Hip-swiveling sass is important from the start, but then come the complicated posture, partner work and turns.

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WORKING IN THE flair is my favorite — and the most challenging — part of any dance class.

So when we started a Bachata Level I Intro Series class with warm-ups to learn how to swivel our torsos and our hips, I was thrilled. Finally, I was getting a breakdown on the fun stuff right away.

I was at Belltown Dance Studio to learn bachata, a social dance from the Dominican Republic. What distinguishes bachata from other dances, in addition to its music, is an eight-count foundation, and a proper, upright torso, at least when you are a beginner. It’s romantic, instructor Jaime Rubio explained, though there are lots of offshoots of bachata styles these days.

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After our warm-ups, we worked into the basic step: three steps to the left, with your right foot pausing on the ball of your foot, and a sassy hip pop for good measure, then the same to the right. You can take this foundation forward and backward, or stay in place. Teacher Yuki Liang demonstrated how to sway your hips while doing the pop. I was determined to keep the sass.

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We moved into turns, which was fine until Liang had us work on spotting our gazes at one point on the wall, then whipping our heads around. This will keep you from getting dizzy, she explained. Except for me: The spotting made me lose my bearings. I made a mental note to work on it.

It was time to work with partners. Liang and Rubio emphasized the need for everyone to be upright in posture. Liang told the women to squeeze their lats, and follow from their back muscles, not their arms. Relax your biceps, she said, and walked around repositioning us. When I partnered with her, she adjusted my shoulders and told me to let my wrists hang heavier.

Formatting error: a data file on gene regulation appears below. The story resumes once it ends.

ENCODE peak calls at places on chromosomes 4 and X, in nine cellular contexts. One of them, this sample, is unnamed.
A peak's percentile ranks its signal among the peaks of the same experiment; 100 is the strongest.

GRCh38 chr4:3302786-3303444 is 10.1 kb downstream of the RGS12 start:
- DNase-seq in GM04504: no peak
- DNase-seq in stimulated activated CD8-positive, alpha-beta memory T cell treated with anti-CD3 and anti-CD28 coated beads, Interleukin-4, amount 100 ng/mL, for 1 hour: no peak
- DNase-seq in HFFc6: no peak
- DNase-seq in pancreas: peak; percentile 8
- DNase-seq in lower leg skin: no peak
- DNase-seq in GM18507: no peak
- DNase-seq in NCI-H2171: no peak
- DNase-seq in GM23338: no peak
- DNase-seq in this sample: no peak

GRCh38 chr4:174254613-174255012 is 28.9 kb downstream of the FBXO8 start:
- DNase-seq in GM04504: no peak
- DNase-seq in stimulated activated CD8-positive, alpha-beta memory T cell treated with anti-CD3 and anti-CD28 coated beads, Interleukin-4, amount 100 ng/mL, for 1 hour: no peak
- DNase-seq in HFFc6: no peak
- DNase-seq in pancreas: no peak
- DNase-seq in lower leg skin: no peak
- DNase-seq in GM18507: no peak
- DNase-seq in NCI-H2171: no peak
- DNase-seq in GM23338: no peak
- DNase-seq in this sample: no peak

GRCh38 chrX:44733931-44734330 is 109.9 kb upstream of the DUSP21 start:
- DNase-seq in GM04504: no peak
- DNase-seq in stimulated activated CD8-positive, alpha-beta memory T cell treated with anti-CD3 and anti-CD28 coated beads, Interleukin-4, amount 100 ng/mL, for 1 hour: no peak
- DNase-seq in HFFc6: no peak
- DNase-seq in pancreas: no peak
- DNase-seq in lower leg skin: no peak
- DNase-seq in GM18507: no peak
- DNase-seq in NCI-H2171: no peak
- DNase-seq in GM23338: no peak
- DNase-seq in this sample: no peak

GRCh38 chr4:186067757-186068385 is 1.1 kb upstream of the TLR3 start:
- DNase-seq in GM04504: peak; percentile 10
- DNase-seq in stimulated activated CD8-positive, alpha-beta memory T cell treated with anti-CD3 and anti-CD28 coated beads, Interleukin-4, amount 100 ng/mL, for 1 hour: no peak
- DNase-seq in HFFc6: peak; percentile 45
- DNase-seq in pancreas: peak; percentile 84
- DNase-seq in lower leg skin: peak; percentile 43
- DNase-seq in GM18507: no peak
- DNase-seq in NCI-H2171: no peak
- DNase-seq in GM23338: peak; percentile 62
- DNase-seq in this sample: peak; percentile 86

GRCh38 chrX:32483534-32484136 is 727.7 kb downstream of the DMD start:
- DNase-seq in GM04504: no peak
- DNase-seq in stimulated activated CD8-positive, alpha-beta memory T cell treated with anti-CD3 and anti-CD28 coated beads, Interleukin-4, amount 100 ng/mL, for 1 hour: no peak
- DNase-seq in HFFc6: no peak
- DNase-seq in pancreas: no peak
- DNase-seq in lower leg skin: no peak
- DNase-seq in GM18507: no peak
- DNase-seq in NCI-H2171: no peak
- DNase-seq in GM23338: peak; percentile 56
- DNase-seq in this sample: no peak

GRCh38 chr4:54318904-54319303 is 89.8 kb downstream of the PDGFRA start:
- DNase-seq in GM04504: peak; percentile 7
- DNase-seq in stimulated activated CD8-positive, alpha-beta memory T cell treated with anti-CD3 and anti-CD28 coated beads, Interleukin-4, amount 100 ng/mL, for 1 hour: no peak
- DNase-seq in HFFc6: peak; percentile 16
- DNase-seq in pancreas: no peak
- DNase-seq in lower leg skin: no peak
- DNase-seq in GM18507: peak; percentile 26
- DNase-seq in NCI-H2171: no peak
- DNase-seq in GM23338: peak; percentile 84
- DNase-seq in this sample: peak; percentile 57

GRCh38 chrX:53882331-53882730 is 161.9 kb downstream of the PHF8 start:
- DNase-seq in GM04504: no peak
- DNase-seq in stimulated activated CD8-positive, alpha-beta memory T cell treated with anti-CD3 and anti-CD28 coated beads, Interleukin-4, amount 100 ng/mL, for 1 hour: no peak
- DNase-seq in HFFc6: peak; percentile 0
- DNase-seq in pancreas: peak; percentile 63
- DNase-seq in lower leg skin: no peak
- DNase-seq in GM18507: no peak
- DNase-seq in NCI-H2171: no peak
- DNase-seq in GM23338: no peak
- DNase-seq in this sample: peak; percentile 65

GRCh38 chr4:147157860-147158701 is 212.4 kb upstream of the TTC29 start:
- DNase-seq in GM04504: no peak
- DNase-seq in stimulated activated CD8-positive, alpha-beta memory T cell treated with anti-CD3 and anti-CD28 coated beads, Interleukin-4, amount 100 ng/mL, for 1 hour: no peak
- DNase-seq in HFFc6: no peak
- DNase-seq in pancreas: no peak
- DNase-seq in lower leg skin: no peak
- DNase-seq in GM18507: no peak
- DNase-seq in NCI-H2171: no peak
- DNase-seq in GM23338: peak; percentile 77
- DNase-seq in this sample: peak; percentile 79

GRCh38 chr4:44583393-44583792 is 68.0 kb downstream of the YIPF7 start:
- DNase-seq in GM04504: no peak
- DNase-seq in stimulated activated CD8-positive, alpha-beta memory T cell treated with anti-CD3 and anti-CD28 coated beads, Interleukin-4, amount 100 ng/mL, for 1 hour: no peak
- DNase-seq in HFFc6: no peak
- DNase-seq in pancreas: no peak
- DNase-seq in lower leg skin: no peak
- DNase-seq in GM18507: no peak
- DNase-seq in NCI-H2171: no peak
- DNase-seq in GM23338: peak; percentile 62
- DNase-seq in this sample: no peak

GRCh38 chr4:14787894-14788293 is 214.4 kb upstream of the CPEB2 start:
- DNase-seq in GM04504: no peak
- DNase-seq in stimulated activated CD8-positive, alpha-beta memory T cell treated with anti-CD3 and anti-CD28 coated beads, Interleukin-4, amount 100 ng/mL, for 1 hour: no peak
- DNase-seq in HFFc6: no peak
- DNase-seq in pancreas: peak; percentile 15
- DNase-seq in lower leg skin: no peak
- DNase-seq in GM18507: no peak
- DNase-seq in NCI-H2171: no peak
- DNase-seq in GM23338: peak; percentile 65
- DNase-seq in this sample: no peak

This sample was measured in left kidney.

When Rubio saw people using their arms a lot, he stopped us and showed us again how to stand, upright, with arms relaxed and relatively still. Moving your arms a lot is merengue, he said, not bachata.

The followers worked first, with eyes closed, while the leads practiced guiding us side-to-side or forward and back. Soon, we opened our eyes and practiced the basic step together.

We kept trading partners, and whenever I made it to Rubio or Liang, they reminded me to follow, not anticipate.

The best bachata dancers aren’t doing the dance from technique, Rubio said.

“It’s not about knowing; it’s about feeling,” he said.

It was time to add the turns. The leads had to figure out the complex hand movements to signal a turn to their partners, while I had to remember to keep my posture and not anticipate where we were going.

Somewhere in the midst of all my focus on turns and posture, I saw another dancer do a hip bump in her basic step. I was so focused, I had forgotten about my flair.

It was a lot to think about.

And suddenly, we were done.

I loved bachata more than I expected, probably because of the hip swivels and pops. I’m not naturally good at it, but I want to be. With practice, I felt like it was possible.

The intro series goes for another five classes. My hope is that if you commit to the full series, you’d get it all — the good posture; the partner work; the turns; and, most important to me, the sass.